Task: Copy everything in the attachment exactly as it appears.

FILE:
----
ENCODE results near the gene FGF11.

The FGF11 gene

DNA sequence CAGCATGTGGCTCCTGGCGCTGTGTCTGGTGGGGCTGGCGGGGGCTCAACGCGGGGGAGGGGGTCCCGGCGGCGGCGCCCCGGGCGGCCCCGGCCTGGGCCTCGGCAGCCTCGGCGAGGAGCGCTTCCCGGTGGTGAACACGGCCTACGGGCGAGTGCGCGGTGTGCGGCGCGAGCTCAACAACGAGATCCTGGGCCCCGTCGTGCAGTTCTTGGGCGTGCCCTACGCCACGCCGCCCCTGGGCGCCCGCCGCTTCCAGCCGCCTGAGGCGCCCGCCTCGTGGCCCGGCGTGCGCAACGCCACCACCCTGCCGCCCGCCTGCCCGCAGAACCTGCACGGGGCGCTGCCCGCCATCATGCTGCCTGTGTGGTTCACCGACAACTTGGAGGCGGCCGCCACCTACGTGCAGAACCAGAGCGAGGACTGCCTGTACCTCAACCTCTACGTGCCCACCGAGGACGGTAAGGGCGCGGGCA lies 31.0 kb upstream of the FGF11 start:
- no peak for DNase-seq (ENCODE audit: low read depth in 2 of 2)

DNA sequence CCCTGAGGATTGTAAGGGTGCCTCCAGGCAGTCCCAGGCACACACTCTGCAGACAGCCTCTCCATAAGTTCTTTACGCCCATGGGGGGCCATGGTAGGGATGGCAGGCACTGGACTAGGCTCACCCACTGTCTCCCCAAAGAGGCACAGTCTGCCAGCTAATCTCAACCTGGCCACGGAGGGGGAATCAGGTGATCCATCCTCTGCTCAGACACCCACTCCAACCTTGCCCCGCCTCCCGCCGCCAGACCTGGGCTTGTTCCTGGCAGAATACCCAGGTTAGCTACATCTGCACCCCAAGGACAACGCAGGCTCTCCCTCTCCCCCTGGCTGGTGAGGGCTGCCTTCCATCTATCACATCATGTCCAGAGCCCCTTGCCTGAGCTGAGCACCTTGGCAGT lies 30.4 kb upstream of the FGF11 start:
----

ENCODE results near the gene FGF11.

The FGF11 gene

DNA sequence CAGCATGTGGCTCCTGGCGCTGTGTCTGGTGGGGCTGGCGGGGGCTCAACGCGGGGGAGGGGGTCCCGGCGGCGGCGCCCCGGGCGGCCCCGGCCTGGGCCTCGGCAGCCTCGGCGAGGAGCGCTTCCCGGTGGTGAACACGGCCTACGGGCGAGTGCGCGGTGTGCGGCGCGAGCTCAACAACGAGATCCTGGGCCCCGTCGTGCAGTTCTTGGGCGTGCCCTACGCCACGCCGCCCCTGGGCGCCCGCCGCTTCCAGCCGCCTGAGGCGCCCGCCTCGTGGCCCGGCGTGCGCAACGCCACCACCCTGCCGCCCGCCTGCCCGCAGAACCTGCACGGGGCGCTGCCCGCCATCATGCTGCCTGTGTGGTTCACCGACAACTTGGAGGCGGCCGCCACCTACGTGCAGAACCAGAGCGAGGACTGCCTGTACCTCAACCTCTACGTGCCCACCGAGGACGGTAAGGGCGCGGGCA lies 31.0 kb upstream of the FGF11 start:
- no peak for DNase-seq (ENCODE audit: low read depth in 2 of 2)

DNA sequence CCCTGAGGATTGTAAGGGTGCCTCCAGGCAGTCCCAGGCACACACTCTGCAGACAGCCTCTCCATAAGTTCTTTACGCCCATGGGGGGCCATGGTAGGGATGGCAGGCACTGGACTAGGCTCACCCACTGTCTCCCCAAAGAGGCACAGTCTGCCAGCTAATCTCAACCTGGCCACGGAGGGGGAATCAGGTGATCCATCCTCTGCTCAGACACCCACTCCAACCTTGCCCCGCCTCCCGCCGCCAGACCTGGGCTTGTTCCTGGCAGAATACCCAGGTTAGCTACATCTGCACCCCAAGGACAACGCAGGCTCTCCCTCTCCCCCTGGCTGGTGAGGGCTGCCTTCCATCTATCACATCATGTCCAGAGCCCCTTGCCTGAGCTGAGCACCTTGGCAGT lies 30.4 kb upstream of the FGF11 start: